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What’s Next for the Egyptian Revolution
Egyptians are making history at a frantic pace. After the largest protests in Egypt’s history initiated the downfall of the first Muslim Brotherhood government, a military-led massacre of Muslim Brotherhood faithful quickly altered the political dynamic. Everything is in flux.
The people of Egypt have now deposed of two governments amid one of world history’s strongest revolutionary movements. But the massive showcase of Egyptian people-power has been met with gloom and cynicism from many progressive-minded people, who lament the loss of “democracy” in Egypt as they painfully watch the Egyptian military re-assert itself into power. ”Nothing has changed,” they moan, “the same ruling class under Mubarak rules again.”
This criticism — although partially true — completely misses the point.
The flaw lies in viewing the Egyptian military as omnipotent and the Egyptian people as powerless. Yes, the military is a powerful institution — especially in light of U.S. military aid — but ignoring the crucial role of the Egyptian people in the process is a profound oversight and a lack of political depth perception.
Some key questions to ask are: Do the recent events in Egypt push general political consciousness forward or backwards? And are the people nearer or further away from taking power for themselves? The answer is unquestionably “forward.”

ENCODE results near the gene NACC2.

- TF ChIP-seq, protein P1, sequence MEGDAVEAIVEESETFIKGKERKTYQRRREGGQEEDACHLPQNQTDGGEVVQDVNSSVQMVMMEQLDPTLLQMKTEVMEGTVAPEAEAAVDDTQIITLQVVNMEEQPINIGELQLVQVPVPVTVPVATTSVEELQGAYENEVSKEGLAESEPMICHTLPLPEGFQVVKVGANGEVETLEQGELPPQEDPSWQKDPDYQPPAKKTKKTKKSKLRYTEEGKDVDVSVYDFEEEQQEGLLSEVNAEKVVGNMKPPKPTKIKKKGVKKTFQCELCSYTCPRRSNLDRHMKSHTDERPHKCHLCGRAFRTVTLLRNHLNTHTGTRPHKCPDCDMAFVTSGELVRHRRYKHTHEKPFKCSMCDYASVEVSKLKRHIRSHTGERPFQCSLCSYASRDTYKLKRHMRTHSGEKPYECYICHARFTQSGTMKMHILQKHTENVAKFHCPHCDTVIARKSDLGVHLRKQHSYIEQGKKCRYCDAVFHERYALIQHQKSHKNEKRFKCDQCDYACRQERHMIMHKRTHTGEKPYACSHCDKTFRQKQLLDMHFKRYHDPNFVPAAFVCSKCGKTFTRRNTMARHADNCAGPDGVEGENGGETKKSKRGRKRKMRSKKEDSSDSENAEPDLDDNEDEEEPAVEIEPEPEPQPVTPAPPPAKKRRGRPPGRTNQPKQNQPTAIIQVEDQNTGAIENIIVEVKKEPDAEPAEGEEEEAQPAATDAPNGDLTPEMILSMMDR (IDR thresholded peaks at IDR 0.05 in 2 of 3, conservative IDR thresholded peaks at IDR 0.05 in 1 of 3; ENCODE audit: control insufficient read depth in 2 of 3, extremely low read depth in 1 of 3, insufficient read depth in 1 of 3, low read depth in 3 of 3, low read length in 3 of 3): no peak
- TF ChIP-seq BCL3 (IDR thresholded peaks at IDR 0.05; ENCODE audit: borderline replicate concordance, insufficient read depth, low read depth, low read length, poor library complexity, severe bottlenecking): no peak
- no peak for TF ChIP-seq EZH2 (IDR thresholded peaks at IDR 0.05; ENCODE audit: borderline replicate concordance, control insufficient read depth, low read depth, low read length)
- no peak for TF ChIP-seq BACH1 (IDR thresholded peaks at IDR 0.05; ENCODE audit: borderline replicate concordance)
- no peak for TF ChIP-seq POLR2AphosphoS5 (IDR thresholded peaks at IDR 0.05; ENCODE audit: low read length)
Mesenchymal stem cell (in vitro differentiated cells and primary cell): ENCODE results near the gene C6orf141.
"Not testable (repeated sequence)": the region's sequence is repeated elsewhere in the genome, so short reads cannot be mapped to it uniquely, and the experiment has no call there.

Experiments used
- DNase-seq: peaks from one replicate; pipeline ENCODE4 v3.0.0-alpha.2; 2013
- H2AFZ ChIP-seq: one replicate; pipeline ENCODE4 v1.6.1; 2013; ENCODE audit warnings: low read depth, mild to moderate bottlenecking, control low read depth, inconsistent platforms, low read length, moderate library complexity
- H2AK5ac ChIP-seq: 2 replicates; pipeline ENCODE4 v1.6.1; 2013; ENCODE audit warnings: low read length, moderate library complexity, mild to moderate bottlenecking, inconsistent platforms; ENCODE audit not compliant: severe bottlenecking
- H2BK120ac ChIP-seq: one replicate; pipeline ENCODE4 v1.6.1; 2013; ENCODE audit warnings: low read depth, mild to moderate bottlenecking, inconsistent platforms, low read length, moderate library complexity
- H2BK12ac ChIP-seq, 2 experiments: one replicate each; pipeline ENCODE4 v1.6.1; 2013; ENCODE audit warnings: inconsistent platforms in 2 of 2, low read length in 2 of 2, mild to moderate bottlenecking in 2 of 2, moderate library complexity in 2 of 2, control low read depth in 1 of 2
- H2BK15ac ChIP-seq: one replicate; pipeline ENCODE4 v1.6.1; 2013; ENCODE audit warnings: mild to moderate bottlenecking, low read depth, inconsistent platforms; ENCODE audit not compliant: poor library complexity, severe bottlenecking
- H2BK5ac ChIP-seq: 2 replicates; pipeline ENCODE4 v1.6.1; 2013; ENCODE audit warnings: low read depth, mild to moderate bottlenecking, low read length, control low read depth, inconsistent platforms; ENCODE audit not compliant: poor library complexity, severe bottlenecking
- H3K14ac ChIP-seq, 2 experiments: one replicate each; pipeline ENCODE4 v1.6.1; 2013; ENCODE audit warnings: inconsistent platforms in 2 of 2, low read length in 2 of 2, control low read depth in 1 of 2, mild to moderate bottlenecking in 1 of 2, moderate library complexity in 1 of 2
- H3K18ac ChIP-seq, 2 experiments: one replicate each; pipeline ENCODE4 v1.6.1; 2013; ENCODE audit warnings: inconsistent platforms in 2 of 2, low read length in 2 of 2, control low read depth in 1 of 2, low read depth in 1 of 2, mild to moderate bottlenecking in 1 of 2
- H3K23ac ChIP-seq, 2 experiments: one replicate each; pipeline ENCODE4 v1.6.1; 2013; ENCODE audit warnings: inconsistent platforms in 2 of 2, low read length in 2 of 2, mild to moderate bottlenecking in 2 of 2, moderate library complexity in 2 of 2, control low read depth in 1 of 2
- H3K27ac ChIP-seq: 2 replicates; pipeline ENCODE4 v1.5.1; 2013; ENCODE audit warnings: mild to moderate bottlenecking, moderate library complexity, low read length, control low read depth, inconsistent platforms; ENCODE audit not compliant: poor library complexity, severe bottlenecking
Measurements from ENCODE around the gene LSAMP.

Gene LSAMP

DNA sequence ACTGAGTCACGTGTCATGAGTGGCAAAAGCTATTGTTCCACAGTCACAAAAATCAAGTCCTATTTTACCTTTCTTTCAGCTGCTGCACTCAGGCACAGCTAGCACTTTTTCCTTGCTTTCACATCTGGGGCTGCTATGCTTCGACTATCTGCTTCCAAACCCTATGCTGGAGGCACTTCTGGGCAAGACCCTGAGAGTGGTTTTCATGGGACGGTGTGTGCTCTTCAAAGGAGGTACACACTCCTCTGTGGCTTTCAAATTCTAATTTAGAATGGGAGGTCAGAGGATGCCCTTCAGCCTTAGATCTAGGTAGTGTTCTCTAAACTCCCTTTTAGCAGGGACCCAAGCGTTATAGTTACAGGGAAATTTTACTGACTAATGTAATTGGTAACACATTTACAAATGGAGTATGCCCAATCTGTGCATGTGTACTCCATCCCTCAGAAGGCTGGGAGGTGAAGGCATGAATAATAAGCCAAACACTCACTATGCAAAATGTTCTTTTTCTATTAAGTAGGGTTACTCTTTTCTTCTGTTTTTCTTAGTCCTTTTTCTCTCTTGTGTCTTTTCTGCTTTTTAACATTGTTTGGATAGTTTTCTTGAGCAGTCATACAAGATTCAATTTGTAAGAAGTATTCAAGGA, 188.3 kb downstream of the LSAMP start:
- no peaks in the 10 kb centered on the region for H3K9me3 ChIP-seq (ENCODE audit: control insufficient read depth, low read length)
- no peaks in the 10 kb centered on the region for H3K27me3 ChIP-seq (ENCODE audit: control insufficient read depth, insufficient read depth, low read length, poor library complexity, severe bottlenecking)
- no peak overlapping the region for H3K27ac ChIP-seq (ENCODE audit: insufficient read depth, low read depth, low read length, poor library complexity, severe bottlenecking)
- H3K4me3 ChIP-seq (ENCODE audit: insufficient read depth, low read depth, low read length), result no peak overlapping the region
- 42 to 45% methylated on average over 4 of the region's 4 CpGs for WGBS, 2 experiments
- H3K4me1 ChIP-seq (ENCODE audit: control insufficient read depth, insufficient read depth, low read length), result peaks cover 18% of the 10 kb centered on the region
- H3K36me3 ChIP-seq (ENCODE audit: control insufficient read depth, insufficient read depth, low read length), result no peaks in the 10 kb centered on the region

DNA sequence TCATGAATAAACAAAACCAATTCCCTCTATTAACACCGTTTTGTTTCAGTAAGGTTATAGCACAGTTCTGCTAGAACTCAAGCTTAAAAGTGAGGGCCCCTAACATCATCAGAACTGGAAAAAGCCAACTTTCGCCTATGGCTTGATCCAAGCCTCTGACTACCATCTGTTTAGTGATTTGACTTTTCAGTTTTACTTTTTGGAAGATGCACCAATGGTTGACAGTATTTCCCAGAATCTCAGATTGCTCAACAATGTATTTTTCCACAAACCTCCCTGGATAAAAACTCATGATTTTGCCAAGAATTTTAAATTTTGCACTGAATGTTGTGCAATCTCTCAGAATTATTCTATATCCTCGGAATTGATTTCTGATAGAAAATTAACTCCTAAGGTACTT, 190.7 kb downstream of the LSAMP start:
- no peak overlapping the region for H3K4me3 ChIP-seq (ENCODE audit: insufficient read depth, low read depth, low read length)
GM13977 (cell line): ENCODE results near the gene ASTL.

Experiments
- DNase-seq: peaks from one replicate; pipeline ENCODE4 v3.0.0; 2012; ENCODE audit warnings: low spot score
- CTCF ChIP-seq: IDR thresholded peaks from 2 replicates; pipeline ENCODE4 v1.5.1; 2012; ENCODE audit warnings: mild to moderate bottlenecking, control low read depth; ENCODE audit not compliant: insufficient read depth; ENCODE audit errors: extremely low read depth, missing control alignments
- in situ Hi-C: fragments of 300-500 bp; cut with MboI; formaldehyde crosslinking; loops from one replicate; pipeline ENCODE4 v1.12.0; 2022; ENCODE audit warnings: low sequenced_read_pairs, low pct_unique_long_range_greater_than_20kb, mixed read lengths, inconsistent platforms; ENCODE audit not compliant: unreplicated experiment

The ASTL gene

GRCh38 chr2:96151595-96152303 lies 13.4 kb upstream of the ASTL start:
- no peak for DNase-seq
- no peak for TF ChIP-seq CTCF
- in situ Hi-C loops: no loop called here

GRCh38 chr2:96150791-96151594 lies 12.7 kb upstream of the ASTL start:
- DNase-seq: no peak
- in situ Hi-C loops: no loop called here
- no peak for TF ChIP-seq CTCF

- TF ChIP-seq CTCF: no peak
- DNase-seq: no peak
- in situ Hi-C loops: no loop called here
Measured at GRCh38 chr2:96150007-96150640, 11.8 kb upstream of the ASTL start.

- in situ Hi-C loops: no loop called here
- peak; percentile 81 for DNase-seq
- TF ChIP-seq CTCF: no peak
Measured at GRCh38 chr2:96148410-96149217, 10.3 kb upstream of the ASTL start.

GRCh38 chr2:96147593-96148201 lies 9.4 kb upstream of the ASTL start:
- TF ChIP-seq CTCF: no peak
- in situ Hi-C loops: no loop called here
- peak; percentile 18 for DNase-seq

The people of Egypt have learned a thousand political lessons since the overthrow of Mubarak. They have now successfully disposed of two heads of state, and will not be so easily deceived by a U.S.-backed Mubarak clone. The situation has changed in a profound way, most notably because the people have twice exercised and felt their massive power. This is key!
The most astute revolutionaries in Egypt — and there are many — have zero trust in the army. The whole country has become politicized and is learning incredibly fast from direct experience. To only see the power of the Egyptian military in this dynamic is to be color blind to the vibrant shades of revolution.
It’s true that many Egyptians have a semi-idealized view of the Egyptian military; but this is not a sheepish bow to authority, but a uniquely Egyptian perspective based on real history. Former Presidents Nasser and Sadat were military-linked heads of state who played a progressive role in many arenas of Egyptian life, especially in economics and national independence (in recent polls Sadat and Nasser remained the two most popular Egyptian politicians to date, regardless of both having died decades ago).
This bygone era of romance with the Egyptian military was partially rekindled when the military seemed to fulfill the demands of Egyptians by removing Morsi. The largest protests in Egyptian history were based on one solid demand — Morsi must go. The military, it appeared to some, listened to the people and acted accordingly. Of course the military never wanted the Muslim Brotherhood in power; the military also pursued its own interests while play-acting on behalf of the people.
Although the military was also looking out for itself, it was the massive anti-Morsi protests that acted as a smashing democratic veto to the elections that brought Morsi to power. These elections offered no real alternative to Egyptians: A Muslim Brother versus a stooge from the previous dictatorship. This especially fake form of democracy was not suited for a nation that just used revolution to destroy a dictatorship; a higher form of direct democracy thus delivered the immediate impeachment of Morsi.
The people of Egypt again delivered a revolution while the military again attempted to act as a midwife — after the revolutionary contractions already began. It’s true that only the military had the organizational abilities to care for the baby post-delivery, but it’s the Egyptian people who gave life to and still demand parental oversight over their historic offspring. The people of Egypt have no doubt who the real parents of this revolutionary newborn are, and neither does the military.